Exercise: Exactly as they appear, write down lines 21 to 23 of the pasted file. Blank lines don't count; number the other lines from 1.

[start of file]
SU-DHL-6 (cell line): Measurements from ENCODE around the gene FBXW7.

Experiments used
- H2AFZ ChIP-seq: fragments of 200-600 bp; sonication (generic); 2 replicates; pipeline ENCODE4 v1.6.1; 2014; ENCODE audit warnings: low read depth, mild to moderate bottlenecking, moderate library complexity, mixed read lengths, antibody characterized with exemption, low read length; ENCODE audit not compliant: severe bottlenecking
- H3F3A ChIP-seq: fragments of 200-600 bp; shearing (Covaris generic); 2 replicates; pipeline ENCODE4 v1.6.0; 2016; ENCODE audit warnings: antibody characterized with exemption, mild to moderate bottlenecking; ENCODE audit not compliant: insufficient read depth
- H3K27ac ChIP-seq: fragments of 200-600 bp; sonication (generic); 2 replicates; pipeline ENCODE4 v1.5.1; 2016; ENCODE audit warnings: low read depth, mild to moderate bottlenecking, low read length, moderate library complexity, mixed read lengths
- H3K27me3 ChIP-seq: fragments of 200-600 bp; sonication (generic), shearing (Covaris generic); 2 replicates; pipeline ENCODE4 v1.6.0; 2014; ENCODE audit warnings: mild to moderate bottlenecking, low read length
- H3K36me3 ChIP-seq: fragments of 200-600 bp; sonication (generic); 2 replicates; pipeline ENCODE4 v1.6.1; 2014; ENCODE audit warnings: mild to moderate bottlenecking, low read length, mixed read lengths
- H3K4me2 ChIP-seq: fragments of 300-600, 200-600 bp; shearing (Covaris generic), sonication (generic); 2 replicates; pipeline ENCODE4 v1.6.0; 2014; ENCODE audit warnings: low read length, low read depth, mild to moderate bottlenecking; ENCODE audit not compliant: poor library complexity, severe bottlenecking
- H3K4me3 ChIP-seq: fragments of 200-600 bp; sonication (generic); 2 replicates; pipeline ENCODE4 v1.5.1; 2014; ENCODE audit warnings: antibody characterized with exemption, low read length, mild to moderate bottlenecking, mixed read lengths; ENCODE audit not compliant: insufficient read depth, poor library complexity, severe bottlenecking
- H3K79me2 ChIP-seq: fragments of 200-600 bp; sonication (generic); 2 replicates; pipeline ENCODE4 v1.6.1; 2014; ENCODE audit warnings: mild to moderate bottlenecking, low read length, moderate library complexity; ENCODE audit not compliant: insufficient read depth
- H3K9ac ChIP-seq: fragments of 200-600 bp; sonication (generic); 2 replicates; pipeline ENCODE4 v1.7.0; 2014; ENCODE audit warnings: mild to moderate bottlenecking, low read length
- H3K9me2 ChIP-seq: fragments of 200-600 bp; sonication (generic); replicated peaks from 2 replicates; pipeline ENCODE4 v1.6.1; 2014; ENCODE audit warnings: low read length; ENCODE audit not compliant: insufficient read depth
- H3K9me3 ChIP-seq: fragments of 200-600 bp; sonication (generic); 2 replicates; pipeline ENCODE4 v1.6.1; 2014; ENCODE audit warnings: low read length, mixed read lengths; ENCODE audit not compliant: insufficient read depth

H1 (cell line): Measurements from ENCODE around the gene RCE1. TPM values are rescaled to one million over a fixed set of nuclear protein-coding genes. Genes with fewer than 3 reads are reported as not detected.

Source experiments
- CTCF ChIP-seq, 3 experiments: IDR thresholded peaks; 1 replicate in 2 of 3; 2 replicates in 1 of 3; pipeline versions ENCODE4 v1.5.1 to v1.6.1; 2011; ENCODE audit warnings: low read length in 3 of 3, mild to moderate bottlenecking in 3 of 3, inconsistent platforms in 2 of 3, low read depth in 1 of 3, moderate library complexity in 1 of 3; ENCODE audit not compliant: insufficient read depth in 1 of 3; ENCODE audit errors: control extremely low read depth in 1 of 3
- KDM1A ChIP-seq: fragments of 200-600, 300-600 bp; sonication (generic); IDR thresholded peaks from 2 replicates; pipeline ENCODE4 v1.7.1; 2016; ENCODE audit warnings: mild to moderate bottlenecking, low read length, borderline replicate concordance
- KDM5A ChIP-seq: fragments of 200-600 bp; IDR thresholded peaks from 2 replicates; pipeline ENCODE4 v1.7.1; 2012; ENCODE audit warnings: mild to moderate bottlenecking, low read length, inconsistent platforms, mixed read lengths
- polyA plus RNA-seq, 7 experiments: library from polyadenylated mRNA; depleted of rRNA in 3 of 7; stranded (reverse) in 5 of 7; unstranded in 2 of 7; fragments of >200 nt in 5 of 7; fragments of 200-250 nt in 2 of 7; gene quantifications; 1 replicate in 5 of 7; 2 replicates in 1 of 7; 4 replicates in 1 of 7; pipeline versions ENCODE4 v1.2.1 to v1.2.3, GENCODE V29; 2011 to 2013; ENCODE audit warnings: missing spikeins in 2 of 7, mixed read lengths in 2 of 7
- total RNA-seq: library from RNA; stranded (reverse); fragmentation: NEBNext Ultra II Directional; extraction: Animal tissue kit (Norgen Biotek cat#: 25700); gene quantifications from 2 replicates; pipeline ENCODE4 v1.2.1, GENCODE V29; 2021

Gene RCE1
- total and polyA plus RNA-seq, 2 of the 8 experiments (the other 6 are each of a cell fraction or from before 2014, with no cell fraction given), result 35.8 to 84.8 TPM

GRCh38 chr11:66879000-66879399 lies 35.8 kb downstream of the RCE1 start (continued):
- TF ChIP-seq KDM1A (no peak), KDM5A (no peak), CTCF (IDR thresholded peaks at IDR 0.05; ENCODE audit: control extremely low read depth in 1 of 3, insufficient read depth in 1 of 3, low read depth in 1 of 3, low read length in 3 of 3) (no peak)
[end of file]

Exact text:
Gene RCE1
- total and polyA plus RNA-seq, 2 of the 8 experiments (the other 6 are each of a cell fraction or from before 2014, with no cell fraction given), result 35.8 to 84.8 TPM

GRCh38 chr11:66879000-66879399 lies 35.8 kb downstream of the RCE1 start (continued):